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Whether you're just starting out in photography or have been shooting for years, finding a beautiful composition can be a struggle. In a presentation entitled "Crush the Composition", world-famous photographer Scott Kelby shares his advice for capturing images that speak to you. There's a little something for everyone here, from a brief, 4 minute introduction to the traditional basics of composition at the 6 minute mark, to a humorous and unforgettable lesson in the importance of having a great subject at 56 minutes. The video is posted on YouTube at https://youtu.be/FpHMuK7Htic. I'd love to hear what you think. What did you find most helpful? Would you recommend this for others in the WyzAnt community? Happy shooting!  

The annual convention of the Professional Photographers of America (PPA) will be held in Atlanta January 10-12, 2016. The speaker list is packed with some of the biggest names in photography, including some of my favorite instructors.    Some of the speakers have prior presentations available on YouTube, including the highly recommended videos below. (Click on the title of this post to open it and reveal the embedded links.)   Jerry Ghionis: Posing Everyone Roberto Valenzuela: 21 Point Posing System   Peter Hurley: It's all about the Jaw!   Lindsay Adler:  Shooting at Noon   For more information on the convention, visit ImagingUSA.org. If anyone from the WyzAnt community will be there, please let me know.  It would be great to meet you in person.

This piece was originally written for a composition teaching journal in April 2015.    Considerable hullabaloo accompanies what some deem incorrect usage of language. Seriously, did he just write hullaballoo in an academic piece? Hopefully you see what I mean. Seriously, did he just use second person? Is he engaging in meta-discourse? Composition instructors, some of whom might have throated some deep consternation in the opening lines of this discussion, tend to face the expectation that they erect themselves on mountains among a network of so-called authorities on the English language, and from such heights, prescribe, as a doctor would medication, remedies for the “diseases” of the English language. For these administrators and “language mavens” alike, one of the principle concerns of the 21st century—the age of text messages and tweets—is the shortage of correct grammar, correct, of course, in terms of standards often set by the same group of people. This, I posit,... read more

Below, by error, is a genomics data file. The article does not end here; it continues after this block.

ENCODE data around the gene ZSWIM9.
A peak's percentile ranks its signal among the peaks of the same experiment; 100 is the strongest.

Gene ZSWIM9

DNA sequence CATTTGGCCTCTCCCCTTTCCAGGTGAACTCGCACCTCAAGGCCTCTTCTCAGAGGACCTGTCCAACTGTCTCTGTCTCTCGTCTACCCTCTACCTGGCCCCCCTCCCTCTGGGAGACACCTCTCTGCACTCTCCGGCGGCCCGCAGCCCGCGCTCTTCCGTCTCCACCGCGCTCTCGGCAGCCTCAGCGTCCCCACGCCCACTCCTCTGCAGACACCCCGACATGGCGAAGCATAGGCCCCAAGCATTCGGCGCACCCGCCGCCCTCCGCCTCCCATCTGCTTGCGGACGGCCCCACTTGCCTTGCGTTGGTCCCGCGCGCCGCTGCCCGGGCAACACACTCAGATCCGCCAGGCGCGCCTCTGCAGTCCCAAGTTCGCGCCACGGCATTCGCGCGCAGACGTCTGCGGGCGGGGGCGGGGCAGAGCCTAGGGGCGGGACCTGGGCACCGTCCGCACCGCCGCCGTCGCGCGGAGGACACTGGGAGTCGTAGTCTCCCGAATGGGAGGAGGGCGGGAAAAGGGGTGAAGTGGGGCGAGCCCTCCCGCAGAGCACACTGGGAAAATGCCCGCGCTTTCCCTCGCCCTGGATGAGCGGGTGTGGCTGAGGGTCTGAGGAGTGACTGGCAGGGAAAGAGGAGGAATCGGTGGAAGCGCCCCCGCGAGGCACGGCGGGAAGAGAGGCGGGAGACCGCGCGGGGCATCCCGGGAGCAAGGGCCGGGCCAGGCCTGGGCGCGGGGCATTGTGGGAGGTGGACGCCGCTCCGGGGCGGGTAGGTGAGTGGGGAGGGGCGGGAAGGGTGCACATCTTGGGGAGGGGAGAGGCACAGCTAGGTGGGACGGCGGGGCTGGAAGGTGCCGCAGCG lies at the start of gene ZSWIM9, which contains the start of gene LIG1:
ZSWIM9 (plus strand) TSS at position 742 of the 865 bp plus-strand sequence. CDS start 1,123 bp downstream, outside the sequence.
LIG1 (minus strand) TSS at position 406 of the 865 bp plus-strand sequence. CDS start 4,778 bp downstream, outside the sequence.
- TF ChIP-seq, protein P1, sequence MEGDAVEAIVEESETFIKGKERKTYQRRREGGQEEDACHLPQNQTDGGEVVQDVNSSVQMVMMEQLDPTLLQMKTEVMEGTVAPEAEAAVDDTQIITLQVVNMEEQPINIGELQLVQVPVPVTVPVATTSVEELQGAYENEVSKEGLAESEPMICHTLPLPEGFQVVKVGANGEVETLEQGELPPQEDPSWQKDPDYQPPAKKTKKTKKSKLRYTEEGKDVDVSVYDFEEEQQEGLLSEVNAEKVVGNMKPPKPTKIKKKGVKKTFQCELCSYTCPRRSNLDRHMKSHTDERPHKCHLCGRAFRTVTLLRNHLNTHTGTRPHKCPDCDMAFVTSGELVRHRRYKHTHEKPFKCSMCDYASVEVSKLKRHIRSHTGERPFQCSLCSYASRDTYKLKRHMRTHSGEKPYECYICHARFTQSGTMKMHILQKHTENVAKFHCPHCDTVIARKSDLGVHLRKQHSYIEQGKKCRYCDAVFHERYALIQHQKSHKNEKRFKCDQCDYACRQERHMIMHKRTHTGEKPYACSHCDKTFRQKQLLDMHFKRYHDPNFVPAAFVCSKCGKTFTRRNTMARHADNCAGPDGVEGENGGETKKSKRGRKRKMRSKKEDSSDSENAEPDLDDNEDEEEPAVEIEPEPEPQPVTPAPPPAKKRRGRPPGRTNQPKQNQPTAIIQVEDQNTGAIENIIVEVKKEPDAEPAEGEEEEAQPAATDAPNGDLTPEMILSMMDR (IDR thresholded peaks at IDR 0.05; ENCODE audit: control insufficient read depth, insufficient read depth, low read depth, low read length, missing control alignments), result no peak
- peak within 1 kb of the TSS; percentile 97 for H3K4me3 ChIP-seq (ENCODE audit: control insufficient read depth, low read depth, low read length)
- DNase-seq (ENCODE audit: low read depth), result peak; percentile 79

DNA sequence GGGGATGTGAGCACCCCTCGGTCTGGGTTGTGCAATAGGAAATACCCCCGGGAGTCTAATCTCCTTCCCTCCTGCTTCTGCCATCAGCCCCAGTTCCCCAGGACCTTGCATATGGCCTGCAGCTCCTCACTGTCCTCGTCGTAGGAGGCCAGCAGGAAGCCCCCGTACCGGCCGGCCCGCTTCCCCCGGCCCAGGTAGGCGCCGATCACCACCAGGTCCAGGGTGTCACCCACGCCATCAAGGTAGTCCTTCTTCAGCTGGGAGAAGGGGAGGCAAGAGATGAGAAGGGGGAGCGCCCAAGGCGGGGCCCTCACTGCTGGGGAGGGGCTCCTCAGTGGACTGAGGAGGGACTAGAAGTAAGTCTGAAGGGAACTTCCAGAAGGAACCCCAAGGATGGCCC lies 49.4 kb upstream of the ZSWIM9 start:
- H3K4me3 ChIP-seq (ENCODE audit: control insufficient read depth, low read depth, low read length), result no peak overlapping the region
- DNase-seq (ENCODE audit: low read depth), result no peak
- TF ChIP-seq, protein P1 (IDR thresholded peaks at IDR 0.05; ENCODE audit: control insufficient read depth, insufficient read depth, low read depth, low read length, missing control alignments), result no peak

Essay writing can be challenging for young writers.  I have written hundreds of essays.  It's always been a pleasure to receive a grade of A on an essay; however, it is even more enjoyable to receive a direct deposit for a winning scholarship essay!  Yes, it can make all the difference when funding your own education.  There are thousands of scholarship opportunities and most of them require a well written essay submission.   Have you ever been given a writing assignment that requires referencing a dozen different documents?  Are you learning to organize your writing?  Is it overwhelming when you are asked to complete a lengthy essay or report that includes more than just 5 or 6 references?  Do you want to apply for scholarships but you don't know how to write a winning essay?  To write any type of essay, my first tip is to take a step back, re-read the assignment criteria and/or rubric, and ask yourself a few questions.     1... read more

This Spring and Summer, why not invest in yourself or your child? Effective written communication is key to success in the competitive academic and career markets. Get help with Getting Started with Writing, Discovering Writing Topics, Finding Focus Responding to Writing Assignments Reading for Comprehension and Understanding - Retaining Key Concepts, Theme, and more ... and, of course, that always challenging concept of Grammar. I teach Grammar as Tools ... not Rules. Looking forward to hearing from you and hearing about your tutoring needs. See my profile for more information and my Subject Qualifications. - Tim published writer & poet, teacher, tutor

Writing poses problems for many, and as a high school English teacher for several years, I have seen the various types of writing challenges. In my years of teaching all levels of high school English: Advanced Placement English Literature and Composition, Honors English, Regular English,and all other levels, Gifted, Basic, I have found that the act of writing, whether at the highest level or the more basic, can generally be improved when the writer takes time throughout the writing process to read aloud what has been written. More often than not in my experience as a teacher, students have written entire essays without once stopping to actually read what has been written. In failing to perform this very basic but vital step throughout, the writer is deprived of a very valuable editing tool: hearing what has been written. This built in tool,when used consistently, will assist the writer in thinking more clearly,and when the thinking becomes clearer, the writing improves... read more

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